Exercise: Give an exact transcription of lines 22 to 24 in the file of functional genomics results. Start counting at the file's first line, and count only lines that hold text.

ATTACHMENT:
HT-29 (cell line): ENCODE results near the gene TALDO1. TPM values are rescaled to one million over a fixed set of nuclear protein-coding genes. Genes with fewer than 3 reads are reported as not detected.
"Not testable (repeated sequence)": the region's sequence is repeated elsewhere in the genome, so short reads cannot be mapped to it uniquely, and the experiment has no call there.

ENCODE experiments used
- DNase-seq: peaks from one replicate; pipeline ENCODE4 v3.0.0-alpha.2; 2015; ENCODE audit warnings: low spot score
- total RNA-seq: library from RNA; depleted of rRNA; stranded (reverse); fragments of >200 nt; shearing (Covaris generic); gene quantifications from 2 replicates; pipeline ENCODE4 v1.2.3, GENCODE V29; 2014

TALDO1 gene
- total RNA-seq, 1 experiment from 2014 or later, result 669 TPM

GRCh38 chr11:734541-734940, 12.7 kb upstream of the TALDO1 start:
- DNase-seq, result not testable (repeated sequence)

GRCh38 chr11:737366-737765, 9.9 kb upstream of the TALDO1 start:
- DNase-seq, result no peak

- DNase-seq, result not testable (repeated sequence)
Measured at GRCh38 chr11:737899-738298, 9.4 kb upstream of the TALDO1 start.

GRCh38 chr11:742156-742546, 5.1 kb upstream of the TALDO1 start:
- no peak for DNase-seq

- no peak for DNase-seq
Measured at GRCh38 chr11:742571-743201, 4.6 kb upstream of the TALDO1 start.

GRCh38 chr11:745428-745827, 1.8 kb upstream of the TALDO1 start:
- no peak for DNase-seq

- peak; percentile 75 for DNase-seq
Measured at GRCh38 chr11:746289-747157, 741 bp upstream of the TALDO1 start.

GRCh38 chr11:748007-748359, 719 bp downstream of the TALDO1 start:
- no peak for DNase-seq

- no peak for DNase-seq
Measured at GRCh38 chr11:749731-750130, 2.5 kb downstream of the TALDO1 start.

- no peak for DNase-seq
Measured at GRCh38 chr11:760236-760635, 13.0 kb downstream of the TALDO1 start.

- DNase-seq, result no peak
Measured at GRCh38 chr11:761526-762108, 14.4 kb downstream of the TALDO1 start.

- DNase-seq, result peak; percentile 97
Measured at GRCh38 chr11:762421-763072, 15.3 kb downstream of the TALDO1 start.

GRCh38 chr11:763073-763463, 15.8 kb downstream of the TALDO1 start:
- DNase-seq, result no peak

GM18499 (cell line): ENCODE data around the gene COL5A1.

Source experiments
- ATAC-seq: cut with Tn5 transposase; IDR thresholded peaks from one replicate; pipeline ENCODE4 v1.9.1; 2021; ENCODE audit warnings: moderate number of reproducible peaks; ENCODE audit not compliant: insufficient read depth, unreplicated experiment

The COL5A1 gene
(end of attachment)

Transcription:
GRCh38 chr11:748007-748359, 719 bp downstream of the TALDO1 start:
- no peak for DNase-seq

- no peak for DNase-seq